Ladakhi

Ladakh, India

Pilot Youth Training Program

Throughout much of its recent history, the remote Western Himalayan region of Ladakh remained largely unaffected by developments occurring beyond its geographical confines. This relative isolation, which lasted until the late 1970s, has enabled its rich artistic and architectural heritage to escape the same fate that befell the great majority of historical monuments in the rest of the Tibetan Buddhist world. For this reason it is in Ladakh where we can still find rare, and in some cases unique examples of this great building tradition. with some structures dating back to the 11th century.

However, the rapid and radical transformation taking place in the region has exposed the fragility of this heritage. The loss of traditional know-how, economic migration, rapid and uncoordinated development, climate change, and the recent surge of tourist activity are increasingly becoming major threats to the ancient monasteries and historic villages which are among the most valuable cultural resources of the Ladakhi people.

At the beginning of 2009, an initiative was launched with the goal of empowering and enabling local communities to take the protection, maintenance, and management of their cultural heritage into their own hands. A three-year pilot training program was started in cooperation with the Achi Association, a Swiss-based non-profit organization which has been active in the region carrying out conservation work since the 1990s, and made possible through a grant awarded from the Getty Foundation. The program initially involved a group of Ladakhi young men and women representing a dozen different villages in the region. They were college graduates as well as monks and nuns, who were expected to play an important role in the future of the region’s architectural and artistic heritage. Over the next three years, all program participants took part in a series of workshops, excursions and field campaigns.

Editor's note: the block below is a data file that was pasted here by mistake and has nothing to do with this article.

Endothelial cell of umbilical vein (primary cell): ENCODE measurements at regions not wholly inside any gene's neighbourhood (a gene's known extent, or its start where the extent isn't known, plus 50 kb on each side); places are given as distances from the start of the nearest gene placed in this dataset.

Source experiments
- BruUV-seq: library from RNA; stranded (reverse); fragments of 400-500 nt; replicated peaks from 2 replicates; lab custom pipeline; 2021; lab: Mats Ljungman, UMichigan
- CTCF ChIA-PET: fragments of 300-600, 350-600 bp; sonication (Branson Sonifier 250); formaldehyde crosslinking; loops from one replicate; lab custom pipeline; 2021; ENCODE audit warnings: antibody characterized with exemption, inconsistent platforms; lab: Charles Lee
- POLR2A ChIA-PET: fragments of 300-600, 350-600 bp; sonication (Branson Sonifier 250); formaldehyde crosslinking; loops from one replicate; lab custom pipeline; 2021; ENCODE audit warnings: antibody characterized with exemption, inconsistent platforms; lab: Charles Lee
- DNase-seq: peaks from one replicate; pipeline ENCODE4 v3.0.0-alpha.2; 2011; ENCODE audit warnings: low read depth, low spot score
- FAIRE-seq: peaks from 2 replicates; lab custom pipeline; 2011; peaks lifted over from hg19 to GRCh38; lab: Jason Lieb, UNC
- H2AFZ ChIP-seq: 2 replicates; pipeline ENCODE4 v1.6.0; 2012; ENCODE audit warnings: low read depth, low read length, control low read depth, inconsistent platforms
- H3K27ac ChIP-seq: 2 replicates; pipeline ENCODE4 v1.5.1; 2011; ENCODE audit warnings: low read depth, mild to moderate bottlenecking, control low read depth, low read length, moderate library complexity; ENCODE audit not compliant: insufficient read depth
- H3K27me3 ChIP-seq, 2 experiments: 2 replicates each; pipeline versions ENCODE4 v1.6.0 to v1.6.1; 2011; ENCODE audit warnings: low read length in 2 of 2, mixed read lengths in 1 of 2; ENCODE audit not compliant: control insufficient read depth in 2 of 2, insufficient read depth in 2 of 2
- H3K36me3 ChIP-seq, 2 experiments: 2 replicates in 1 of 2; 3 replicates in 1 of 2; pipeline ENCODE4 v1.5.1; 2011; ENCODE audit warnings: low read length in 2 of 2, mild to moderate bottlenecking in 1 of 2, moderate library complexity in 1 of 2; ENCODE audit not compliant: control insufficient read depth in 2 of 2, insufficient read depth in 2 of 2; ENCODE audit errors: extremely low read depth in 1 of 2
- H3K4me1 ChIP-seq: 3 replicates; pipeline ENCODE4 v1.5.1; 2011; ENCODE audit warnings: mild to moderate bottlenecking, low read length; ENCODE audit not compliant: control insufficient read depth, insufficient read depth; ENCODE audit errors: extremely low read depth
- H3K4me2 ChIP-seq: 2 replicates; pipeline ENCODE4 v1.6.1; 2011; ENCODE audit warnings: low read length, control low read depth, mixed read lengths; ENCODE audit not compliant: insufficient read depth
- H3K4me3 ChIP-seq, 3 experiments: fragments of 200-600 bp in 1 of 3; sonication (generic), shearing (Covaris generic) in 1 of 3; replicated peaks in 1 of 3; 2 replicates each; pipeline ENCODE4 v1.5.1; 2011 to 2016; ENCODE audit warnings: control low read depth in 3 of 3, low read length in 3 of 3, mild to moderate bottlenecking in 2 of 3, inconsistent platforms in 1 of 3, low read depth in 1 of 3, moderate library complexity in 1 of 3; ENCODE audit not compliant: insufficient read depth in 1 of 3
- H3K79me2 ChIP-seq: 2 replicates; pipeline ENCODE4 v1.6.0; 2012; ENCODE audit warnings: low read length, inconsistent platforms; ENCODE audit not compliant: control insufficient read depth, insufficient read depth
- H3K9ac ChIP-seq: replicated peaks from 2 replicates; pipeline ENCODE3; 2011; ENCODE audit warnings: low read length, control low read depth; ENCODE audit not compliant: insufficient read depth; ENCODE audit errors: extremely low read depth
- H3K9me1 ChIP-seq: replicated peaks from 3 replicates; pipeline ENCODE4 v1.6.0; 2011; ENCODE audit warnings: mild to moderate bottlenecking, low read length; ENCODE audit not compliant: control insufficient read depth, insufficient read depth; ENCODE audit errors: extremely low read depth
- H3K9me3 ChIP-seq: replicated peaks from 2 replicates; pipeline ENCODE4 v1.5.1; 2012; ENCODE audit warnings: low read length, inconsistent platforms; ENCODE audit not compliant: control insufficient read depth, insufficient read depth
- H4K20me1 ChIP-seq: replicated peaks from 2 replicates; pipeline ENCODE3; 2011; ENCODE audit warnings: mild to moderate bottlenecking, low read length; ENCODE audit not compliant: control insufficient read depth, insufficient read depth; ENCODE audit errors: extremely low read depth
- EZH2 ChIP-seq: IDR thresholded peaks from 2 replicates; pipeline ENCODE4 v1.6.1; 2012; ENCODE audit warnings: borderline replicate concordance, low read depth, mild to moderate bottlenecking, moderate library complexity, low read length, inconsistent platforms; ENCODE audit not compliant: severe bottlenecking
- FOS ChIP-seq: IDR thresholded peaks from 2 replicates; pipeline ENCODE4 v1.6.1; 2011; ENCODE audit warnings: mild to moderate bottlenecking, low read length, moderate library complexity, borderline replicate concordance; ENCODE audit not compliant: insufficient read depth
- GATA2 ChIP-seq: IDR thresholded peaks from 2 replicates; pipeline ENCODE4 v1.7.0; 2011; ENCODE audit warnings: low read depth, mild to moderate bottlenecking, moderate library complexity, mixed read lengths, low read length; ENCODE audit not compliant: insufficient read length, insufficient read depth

The village of Wanla was chosen as the main setting for the training program due to its important historical and religious monuments, as well as its conservation challenges. At Wanla, the young trainees completed a series of theroretical and practical workshops dealing with the science and the social issues surrounding conservation work. They also went on excursions to visit historical monuments and traditional rural villages throughout the region. During field work, they documented and produced measures drawings for the entire village of Wanla, including its important late 13th century temple and the remains of the medieval fortifications. Photographs, sketches, and interviews of elderly community members supplemented the information. The group also successfully completed the rehabilitation of the historical ceremonial access to the temple in Wanla.

Members of the core group of project participants went on to share their newly acquired skills with the younger village school students and led them in the task of mapping several historic and religious structures in Wanla. Eventually, some 45 local boys and girls became involved in maintaining and repairing their build heritage.

The high level of motivation and commitment achieved by the group, and the willingness to translate their gained awareness and competences into concrete action is reflected by their work at the village of Skurbuchan, where they implemented urgent and comprehensive restoration work on the temple with the active participation of the community over several years. They also executed awareness and monitoring campaigns in different villages in Ladakh.

The evolution of this group of young heritage custodians points to the possibility of a more inclusive and sustainable conservation model that puts local communities at the center of the efforts to protect their artistic and architectural legacy.

Voices from the group:

Sonam Angmo: “Regarding the protection of buildings, the same way that we wash every day and change our clothes, in the same manner we should repair and maintain our old buildings. Now there are not enough monks and nuns, so we need to spread awareness among the villagers and the village authorities so they too take care of the religious buildings.”

Jigmet Namgyal: “At the start villagers didn‘t listen to our advice, they just doubted our authority as individuals. But now organized and with the backing of an institution we can achieve more credibility.”

Thundup Namgyal: “It is not ethical to go around telling people to continue living in traditional houses if we ourselves live in modern ones. We have to show in our own experience how one can live in a traditional house which has all the comforts and which features improvements in the traditional technologies.”

Konchok Motup: “Since my childhood I have been concerned about historic buildings. I can imagine dedicating the rest of my life to this purpose.”


Background Information:

  • View the site plan the youth group has produced together with the communities.